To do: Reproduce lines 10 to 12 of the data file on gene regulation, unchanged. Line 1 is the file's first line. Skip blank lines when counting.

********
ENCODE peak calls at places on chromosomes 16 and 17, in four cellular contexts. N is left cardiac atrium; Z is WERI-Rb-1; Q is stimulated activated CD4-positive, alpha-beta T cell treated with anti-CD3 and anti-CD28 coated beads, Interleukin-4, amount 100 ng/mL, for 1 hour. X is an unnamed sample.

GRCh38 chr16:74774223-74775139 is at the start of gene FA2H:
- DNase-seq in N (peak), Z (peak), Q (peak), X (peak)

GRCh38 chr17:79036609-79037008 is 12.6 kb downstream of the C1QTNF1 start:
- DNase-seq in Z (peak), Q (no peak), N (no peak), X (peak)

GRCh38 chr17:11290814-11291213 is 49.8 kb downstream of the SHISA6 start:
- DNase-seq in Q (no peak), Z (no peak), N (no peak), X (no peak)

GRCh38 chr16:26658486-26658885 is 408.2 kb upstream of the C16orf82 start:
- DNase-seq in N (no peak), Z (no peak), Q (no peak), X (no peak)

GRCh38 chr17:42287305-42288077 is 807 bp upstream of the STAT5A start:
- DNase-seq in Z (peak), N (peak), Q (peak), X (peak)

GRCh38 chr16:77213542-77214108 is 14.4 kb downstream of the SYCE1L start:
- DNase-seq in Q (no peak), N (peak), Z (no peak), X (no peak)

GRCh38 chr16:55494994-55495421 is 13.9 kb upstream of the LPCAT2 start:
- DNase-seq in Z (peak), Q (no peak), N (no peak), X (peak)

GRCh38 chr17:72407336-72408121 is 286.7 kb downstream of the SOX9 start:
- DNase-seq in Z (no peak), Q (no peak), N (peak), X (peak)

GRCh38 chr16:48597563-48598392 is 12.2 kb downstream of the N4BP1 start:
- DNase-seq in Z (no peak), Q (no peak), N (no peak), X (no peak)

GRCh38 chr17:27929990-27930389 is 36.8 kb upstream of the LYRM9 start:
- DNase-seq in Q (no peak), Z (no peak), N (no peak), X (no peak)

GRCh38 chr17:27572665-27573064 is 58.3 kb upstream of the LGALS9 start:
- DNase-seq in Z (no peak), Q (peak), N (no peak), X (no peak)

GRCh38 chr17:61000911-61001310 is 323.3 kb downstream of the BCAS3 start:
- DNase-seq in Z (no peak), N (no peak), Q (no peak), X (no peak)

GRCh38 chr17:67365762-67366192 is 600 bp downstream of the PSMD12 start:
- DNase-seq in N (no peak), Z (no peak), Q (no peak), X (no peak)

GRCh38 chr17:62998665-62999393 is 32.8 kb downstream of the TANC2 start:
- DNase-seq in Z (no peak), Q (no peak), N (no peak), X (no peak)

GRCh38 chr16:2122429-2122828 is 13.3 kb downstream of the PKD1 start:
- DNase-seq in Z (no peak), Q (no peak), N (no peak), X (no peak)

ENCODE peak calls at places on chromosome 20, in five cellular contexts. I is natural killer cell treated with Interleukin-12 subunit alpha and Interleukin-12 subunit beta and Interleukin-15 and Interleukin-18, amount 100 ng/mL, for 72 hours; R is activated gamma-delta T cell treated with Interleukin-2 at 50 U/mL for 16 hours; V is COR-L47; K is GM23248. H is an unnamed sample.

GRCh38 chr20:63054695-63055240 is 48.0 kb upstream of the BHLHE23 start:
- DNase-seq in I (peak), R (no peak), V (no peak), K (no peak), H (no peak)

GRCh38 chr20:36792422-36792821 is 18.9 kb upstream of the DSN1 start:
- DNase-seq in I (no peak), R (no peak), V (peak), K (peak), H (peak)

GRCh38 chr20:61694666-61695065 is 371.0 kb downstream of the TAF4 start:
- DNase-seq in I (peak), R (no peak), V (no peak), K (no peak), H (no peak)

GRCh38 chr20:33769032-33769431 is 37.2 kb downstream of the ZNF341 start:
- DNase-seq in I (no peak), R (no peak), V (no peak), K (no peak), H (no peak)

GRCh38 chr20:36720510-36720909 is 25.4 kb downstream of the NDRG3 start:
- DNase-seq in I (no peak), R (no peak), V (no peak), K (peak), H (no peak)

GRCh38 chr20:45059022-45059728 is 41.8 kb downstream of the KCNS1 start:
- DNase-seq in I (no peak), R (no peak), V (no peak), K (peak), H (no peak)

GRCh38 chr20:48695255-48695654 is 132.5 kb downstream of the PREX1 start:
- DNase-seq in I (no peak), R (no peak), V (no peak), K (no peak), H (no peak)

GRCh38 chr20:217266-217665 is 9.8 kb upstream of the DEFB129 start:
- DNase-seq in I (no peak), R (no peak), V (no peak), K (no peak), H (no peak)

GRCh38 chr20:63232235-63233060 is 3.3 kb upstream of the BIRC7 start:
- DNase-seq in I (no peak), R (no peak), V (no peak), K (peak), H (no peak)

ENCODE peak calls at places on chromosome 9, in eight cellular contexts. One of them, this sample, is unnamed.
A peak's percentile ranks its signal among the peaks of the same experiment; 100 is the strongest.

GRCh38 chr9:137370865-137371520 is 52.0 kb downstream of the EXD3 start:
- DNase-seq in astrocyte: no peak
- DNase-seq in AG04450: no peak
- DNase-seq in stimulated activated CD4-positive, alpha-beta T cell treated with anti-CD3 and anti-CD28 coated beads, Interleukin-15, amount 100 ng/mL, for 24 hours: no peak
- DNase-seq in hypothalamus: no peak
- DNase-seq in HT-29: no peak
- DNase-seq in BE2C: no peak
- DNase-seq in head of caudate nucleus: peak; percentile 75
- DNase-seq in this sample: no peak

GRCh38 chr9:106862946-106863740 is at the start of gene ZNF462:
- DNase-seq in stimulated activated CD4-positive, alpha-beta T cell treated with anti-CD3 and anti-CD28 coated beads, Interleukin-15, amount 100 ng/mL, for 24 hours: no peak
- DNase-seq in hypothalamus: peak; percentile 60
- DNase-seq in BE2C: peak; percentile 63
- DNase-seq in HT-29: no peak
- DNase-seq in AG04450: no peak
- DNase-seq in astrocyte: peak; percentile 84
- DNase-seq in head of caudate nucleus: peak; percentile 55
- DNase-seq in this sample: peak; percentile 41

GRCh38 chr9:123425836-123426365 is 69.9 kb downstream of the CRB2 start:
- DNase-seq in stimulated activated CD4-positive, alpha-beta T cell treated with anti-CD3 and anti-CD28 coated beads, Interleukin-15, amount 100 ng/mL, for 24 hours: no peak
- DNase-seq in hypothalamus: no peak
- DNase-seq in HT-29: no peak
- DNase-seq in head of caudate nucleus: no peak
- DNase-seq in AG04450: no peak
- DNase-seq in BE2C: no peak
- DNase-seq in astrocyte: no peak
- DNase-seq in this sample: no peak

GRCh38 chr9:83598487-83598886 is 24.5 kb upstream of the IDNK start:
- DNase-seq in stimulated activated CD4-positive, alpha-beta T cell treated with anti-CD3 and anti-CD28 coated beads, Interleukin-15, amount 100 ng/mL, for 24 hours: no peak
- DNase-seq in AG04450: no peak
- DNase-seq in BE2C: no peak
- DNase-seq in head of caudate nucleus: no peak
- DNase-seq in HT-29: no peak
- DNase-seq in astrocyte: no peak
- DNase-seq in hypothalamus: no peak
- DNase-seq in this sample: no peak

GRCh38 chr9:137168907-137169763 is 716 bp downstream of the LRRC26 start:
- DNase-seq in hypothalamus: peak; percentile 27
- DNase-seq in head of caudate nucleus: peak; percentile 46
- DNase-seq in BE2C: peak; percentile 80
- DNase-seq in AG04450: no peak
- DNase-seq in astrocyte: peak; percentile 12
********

GRCh38 chr17:42287305-42288077 is 807 bp upstream of the STAT5A start:
- DNase-seq in Z (peak), N (peak), Q (peak), X (peak)

GRCh38 chr16:77213542-77214108 is 14.4 kb downstream of the SYCE1L start: